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Smart Monitoring, Inspection and Life-Cycle Assessment of Wind Turbines

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Keeping wind turbines healthy using low-cost sensors

A new monitoring system uses low-cost sensors to efficiently inspect and monitor a wind turbine’s structure and performance. The result could be an extended lifespan for this important source of renewable energy.

Climate Change and Environment

As part of its comprehensive efforts to reduce carbon emissions and stop climate change, the EU is looking for alternatives to fossil fuel-based energy production. Renewable energy, especially wind energy, is one of the sustainable solutions of choice. Wind energy production accounts for almost half the world’s generating capacity of renewable energy sources. It is both clean and sustainable but one of wind turbines’ shortcomings is their relatively short lifespan and their high operation and maintenance costs. “With a number of wind turbines reaching the end of their lifespan, stakeholders and policymakers are seeing the need for reliable life cycle assessment methods,” says Eleni Chatzi, chair of Structural Mechanics and Monitoring at ETH Zürich. “Unfortunately, because existing tools have not yet caught up with the maturity of wind turbine technology, visual inspection and offline evaluations remain the norm.” This is where the ERC-funded WINDMIL (Smart Monitoring, Inspection and Life-Cycle Assessment of Wind Turbines) project comes in. Led by Chatzi, the project is developing a more efficient and cost-effective method for monitoring wind turbines. The result is the WINDMIL Suite: a long-term monitoring solution that uses low-cost sensors to provide real-time cradle-to-grave feedback on the structure’s condition.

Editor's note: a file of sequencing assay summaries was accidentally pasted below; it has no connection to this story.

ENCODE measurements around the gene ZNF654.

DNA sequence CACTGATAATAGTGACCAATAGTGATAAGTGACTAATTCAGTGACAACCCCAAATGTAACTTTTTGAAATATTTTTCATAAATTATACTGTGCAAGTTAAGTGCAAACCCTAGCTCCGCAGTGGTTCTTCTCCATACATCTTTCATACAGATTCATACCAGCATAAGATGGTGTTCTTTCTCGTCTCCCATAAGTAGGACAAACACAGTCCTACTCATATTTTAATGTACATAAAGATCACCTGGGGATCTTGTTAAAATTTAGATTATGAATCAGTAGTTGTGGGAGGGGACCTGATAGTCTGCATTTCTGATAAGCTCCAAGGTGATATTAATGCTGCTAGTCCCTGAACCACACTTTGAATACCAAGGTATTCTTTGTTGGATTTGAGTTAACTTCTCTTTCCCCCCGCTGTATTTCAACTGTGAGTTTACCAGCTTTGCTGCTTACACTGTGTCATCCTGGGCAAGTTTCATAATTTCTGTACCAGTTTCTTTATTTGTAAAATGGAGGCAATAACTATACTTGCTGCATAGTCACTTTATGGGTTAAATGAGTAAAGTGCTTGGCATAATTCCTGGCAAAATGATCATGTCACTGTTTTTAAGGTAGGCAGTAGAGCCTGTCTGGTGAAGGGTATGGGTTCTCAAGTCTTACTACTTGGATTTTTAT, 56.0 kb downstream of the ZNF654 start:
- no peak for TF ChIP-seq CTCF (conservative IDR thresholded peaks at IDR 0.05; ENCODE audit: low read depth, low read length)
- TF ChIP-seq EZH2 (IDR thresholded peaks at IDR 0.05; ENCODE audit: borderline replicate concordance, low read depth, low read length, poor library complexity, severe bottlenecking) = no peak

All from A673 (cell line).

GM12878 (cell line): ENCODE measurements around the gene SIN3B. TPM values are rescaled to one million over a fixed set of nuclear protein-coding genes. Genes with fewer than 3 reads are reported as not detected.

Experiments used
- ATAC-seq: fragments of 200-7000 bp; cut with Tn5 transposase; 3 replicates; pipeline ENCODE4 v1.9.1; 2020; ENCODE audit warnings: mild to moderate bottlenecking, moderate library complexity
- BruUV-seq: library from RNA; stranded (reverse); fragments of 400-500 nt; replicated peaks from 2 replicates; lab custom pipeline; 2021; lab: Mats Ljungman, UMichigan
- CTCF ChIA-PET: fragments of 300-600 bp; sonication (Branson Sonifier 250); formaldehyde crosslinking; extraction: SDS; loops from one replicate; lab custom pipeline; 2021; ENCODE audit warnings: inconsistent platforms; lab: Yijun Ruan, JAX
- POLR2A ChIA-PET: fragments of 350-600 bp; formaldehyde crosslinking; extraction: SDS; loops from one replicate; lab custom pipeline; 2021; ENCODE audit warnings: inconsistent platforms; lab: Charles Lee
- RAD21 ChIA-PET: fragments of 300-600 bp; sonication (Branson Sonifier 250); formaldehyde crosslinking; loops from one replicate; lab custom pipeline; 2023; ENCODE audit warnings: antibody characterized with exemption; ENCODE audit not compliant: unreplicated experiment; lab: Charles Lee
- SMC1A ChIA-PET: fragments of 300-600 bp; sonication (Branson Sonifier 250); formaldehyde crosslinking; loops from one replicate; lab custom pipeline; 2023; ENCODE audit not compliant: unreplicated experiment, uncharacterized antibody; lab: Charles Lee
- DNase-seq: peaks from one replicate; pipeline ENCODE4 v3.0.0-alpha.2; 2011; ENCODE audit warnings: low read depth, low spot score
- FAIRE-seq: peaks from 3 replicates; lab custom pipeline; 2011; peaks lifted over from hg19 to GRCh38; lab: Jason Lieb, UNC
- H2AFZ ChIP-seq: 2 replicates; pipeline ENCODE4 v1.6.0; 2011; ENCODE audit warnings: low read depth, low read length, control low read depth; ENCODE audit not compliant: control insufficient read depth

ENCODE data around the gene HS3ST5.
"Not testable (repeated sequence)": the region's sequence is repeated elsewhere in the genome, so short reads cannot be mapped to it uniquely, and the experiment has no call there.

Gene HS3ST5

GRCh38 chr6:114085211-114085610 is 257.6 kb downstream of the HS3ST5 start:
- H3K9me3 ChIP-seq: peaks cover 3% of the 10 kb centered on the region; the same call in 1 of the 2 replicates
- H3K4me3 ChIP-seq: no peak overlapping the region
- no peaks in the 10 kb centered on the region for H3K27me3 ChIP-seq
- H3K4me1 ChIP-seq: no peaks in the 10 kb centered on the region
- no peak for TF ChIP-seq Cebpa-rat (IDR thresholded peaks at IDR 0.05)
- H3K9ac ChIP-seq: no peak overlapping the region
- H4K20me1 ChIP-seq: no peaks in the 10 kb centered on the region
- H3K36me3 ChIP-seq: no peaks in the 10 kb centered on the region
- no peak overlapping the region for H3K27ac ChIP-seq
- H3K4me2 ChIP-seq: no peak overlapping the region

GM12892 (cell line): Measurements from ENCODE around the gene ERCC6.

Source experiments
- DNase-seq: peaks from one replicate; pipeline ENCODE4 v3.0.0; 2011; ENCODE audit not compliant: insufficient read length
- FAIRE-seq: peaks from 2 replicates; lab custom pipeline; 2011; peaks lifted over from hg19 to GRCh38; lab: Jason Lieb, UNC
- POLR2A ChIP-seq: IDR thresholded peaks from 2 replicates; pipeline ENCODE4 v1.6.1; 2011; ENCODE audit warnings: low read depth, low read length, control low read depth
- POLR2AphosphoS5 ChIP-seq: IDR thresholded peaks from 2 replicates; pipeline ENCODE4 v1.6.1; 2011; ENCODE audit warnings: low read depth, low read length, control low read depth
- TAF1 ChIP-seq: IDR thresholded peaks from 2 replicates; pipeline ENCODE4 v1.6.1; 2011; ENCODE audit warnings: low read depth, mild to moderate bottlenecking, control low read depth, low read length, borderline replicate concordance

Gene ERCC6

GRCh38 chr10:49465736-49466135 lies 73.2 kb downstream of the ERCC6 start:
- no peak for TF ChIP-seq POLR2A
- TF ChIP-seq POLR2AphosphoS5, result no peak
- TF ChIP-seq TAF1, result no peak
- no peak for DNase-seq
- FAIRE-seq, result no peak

How to diagnose a windmill

According to Chatzi, most of today’s wind turbines feature so-called Supervisory Control and Data Acquisition (SCADA) systems. “While these systems monitor a number of quantities, including revolutions per minute (RPM), power produced and wind characteristics, they fail to provide important structural information such as damage, fatigue and deterioration,” she explains. To fill this gap, the WINDMIL project has added structural information into the wind turbine structure assessment loop. “By measuring the structural response and overall performance of the turbine, we can diagnose its condition,” adds Chatzi. “This allows us to optimally plan for its operation and maintenance and, as a result, possibly predict – if not extend – its lifespan.” The WINDMIL diagnostic and predictive module was validated via diverse data sets. These included data sets produced via large numerical simulations, laboratory data from a small-scale wind turbine mock-up, SCADA data generated from wind farms across Europe, and structural monitoring data coming from sensors installed on windmills.

New data, new results, and new opportunities ahead

As a result of a recent acquisition, Chatzi’s lab now owns a small-scale wind turbine that serves as an operational lab. “Using direct measurements of response extracted from structural components, such as the blades, tower and foundation, we are demonstrating WINDMIL’s potential for reducing operating and maintenance costs and preventing damage,” remarks Chatzi. The project remains ongoing and continues to produce new data and results. It has also spurred several follow-up and collaborative projects. For example, ETH Zürich is currently collaborating with the University of Applied Sciences of Eastern Switzerland to deliver a first-ever micro-electro-mechanical system-based surface pressure and acoustic smart measurement system for monitoring wind turbine blades. “WINDMIL has created a flourishing research direction with numerous opportunities to transfer our results into current practice,” concludes Chatzi.


WINDMIL, wind turbines, renewable energy, climate change, wind energy

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